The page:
In a recent interview, the author Roxane Gay said something that jumped out at me:
“I read everything. The number one thing I tell my students is read diversely. And I’m not talking about demographics, though that’s part of it. Aesthetic diversity, genre diversity. It matters because it just makes us better informed, and it protects us from our worst instincts. . . Anybody who tells me, ‘I only read literary fiction,’ I’m just like, ‘Well, you’re an asshole. What are we going to talk about?’ Literary fiction—a lot of it’s not that good! . . . My favorite thing to read is spy thrillers, which I just love. I also read romance novels, because they are fun, and they are sweet, and they’ve got a happy ending, most of the time. The world is shit, so—I need that happy ending.”
Reading this, I realized that I hardly ever read anything other than literary fiction. I think that, in college, I was so eager to dive into the classics, and so suddenly aware of the canon, that I snobbishly turned away from anything that wasn’t approved by the academy. And, after graduation, working in publishing, I was surrounded by people who, like me, were reading the latest literary novel, and I wanted to keep up.
Maybe it’s getting older, maybe it’s leaving New York and the publishing scene behind—whatever the reason, I don’t feel that pressure anymore. So, taking Gay’s words to heart, I picked up two fantasy novels by Naomi Novik: Uprooted and Spinning Silver. I had recently stumbled across a glowing review of Spinning Silver, which praised its original and creative use of fairy tale. Although I never read fantasy, I do love the fairy tale-influenced work of Angela Carter (if you haven’t read The Bloody Chamber, get thee to a bookstore now!). So, Novik’s work seemed like a good opportunity to take baby steps into unfamiliar literary territory.
In Spinning Silver, Miryem, the daughter of a moneylender, lives in a town that seems to be situated in an Eastern European locale, a long time ago. Her family is Jewish, and faces anti-Semitism that rings all too true. The villagers live in the shadow of the Staryk—creatures of ice who will do anything for gold. This doesn’t bode well for Miryem, who discovers she has the magical ability to turn silver to gold.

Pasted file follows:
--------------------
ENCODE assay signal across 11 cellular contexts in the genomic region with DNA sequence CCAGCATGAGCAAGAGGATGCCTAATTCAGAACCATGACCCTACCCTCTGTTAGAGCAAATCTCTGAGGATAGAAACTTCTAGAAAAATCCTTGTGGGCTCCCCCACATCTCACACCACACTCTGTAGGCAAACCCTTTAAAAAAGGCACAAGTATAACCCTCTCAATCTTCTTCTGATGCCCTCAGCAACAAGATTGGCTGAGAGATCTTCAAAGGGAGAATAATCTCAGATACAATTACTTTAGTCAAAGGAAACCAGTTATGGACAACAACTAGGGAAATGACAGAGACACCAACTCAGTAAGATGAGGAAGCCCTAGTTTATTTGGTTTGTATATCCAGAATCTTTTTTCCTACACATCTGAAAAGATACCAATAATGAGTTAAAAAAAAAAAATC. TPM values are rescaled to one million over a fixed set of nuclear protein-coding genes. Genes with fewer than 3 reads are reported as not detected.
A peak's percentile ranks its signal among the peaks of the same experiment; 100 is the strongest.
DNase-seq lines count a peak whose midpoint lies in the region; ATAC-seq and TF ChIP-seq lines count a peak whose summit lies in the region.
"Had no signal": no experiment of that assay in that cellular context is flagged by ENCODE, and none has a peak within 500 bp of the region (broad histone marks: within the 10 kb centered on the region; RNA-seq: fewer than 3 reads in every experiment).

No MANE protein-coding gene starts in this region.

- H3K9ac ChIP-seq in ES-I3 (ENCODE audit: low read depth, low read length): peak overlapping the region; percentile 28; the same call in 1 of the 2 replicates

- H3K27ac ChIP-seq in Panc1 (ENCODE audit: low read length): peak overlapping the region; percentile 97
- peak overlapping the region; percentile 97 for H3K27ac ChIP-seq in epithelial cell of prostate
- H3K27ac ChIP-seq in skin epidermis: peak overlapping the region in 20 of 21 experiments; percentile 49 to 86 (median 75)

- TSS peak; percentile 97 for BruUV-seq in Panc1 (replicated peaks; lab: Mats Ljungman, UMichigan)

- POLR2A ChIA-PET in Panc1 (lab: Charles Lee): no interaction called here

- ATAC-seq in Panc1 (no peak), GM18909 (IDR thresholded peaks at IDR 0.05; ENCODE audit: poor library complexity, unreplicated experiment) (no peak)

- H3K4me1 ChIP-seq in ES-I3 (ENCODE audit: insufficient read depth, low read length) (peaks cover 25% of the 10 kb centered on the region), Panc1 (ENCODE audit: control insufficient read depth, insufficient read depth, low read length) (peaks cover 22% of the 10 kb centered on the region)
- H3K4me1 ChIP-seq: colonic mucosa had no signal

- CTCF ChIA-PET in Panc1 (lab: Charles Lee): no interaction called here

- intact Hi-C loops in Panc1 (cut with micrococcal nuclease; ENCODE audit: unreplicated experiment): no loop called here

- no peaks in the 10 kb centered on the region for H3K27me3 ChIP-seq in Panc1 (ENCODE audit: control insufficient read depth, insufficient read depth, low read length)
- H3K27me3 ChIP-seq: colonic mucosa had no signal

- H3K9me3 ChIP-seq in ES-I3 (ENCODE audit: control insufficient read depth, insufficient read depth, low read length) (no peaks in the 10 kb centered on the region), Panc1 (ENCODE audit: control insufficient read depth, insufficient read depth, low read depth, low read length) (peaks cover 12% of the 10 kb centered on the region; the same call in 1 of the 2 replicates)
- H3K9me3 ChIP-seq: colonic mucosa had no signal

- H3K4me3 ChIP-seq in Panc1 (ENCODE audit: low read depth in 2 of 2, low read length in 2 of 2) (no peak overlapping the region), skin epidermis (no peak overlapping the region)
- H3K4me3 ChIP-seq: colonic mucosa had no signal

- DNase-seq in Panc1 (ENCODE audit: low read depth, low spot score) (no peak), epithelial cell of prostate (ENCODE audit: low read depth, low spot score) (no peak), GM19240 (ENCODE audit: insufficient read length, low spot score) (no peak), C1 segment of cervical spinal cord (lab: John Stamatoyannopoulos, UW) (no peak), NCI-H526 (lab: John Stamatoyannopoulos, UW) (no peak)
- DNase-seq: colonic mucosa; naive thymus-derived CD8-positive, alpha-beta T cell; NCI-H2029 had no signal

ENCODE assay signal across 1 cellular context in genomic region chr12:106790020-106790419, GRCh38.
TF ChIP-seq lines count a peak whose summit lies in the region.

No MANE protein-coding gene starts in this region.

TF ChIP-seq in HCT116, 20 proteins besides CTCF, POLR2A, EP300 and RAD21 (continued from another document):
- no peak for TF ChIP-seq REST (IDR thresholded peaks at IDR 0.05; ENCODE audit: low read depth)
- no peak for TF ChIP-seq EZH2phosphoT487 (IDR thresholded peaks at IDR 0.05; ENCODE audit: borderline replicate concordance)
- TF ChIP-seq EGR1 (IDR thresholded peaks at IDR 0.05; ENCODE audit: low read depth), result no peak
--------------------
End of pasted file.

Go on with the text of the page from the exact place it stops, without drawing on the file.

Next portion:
I was impressed with how Novik adapts and twists the fairy tale of Rumpelstiltskin, and ingeniously subverts the anti-Semitic trope of the Jewish moneylender. She also explores the theme of female agency—without giving short shrift to the fantastical Staryk, and their unnerving ability to turn all the world to winter.
Similiary, Uprooted is situated in a Slavic-inflected, premodern world that is overlaid by magical elements. The protagonist, Agnieszka, is chosen in a longstanding ritual that takes place every ten years: a magician known as the Dragon takes a young woman to live with him for a decade, before he releases her and chooses a replacement. The village acquiesces to this sacrifice, receiving in exchange his magical protection from the Wood, a menacing, monstrous forest that seeks to encroach on the village year after year.
In Uprooted, Novik loosely adapts the fairy tale of Beauty and the Beast, but here, both of the main characters have magical abilities. I was pleasantly surprised to find that these books are well written, with fully developed plots and characters. She doesn’t fall back on the types of stereotypes that I’ve always ascribed to fantasy: there are no fire-breathing dragons or maidens in distress here. Novik may be a “genre” writer, but her books intelligently interrogate fairy tale and fantasy, while also engaging with perfectly “literary” themes like discrimination, gender roles, and social pressures.
Clearly, I’ve overlooked a lot of great fiction by narrowly reading only one type of book; my future reading will definitely include a wider range of genres.
Have you read any romances, mysteries, thrillers, or fantasy novels that you loved? I’m open to recommendations!